Aristobulus of Paneas


Aristobulus of Paneas

Aristobulus of Paneas (ca. 160 BC) was a Hellenistic Jewish philosopher of the Peripatetic school, though he also used Platonic and Pythagorean concepts. Like his successor, Philo, he attempted to fuse ideas in the Hebrew Scriptures with those in Greek thought.

He lived in the third or second century B.C. The period of his life is doubtful, Anatolius of Laodicea (270) placing him in the time of Ptolemy Philadelphus (third century BC), Gercke in the time of Philometor II Lathyrus (latter part of second century BC); while more reliable testimony indicates that he was a contemporary of Ptolemy Philometor (middle of second century BC). He is the author of a book the exact title of which is not certain, although there is sufficient evidence to prove that it was an exposition of the Law.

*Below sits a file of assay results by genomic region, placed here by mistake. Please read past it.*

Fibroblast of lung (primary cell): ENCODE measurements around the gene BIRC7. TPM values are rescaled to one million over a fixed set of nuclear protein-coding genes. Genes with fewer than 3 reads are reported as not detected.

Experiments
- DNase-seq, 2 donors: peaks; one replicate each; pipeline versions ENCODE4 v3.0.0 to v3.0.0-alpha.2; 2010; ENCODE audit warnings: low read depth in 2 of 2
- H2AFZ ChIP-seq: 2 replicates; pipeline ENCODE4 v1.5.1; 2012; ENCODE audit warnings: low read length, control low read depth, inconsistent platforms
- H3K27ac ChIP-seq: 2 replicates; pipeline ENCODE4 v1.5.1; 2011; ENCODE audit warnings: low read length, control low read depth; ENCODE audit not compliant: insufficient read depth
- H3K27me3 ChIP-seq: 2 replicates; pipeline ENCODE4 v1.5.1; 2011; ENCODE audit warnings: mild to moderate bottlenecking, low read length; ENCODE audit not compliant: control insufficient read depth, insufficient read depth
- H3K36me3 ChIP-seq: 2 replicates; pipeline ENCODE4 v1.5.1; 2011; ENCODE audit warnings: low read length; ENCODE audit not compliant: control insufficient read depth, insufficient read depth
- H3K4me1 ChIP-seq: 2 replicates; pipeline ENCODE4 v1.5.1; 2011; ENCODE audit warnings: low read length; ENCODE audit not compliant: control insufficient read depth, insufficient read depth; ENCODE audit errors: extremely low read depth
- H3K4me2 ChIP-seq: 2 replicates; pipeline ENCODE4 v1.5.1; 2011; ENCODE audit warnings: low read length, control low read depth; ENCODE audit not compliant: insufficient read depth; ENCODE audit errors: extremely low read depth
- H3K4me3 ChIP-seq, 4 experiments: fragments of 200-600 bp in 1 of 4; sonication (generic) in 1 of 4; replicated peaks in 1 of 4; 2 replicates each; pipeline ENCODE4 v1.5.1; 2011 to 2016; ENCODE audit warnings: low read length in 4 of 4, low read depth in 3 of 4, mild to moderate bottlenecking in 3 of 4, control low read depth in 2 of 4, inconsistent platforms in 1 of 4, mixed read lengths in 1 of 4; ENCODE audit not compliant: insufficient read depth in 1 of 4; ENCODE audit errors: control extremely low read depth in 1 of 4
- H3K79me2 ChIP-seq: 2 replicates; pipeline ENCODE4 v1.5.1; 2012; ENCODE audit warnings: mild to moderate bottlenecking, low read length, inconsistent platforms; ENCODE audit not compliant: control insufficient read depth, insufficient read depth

He was among the earliest of the Jewish Alexandrian philosophers whose aim was to reconcile and identify Greek philosophical conceptions with the Jewish religion. Only a few fragments of his work, apparently entitled "Commentaries on the Writings of Moses", are quoted by Clement, Eusebius and other theological writers, but they suffice to show its object. Eusebius ("Præp. Ev." viii. 10, xiii. 12) has preserved two fair-sized fragments of it, in which are found all the quotations from Aristobulus made by Clement. In addition, there is extant a small passage concerning the time of the Passover festival, quoted by Anatolius (Eusebius, "Historia Ecclesiastica," vii. 32, 17).

He endeavoured to prove that early Greek philosophers had from Linus, Orpheus, Musaeus and others, passages which strongly resemble the Mosaic writings. These passages, however, were obvious forgeries. It is suggested that the name Aristoilus was taken from 2 Macc. i. 10. The hypothesis (Schlatter, "Das Neugefundene Hebräische Stück des Sirach", 1897) that it was from Aristobulus that the philosophy of Ecclesiasticus was derived is not generally accepted.

References

* [http://www.jewishencyclopedia.com/view.jsp?artid=1773&letter=A Jewish Encyclopedia entry]


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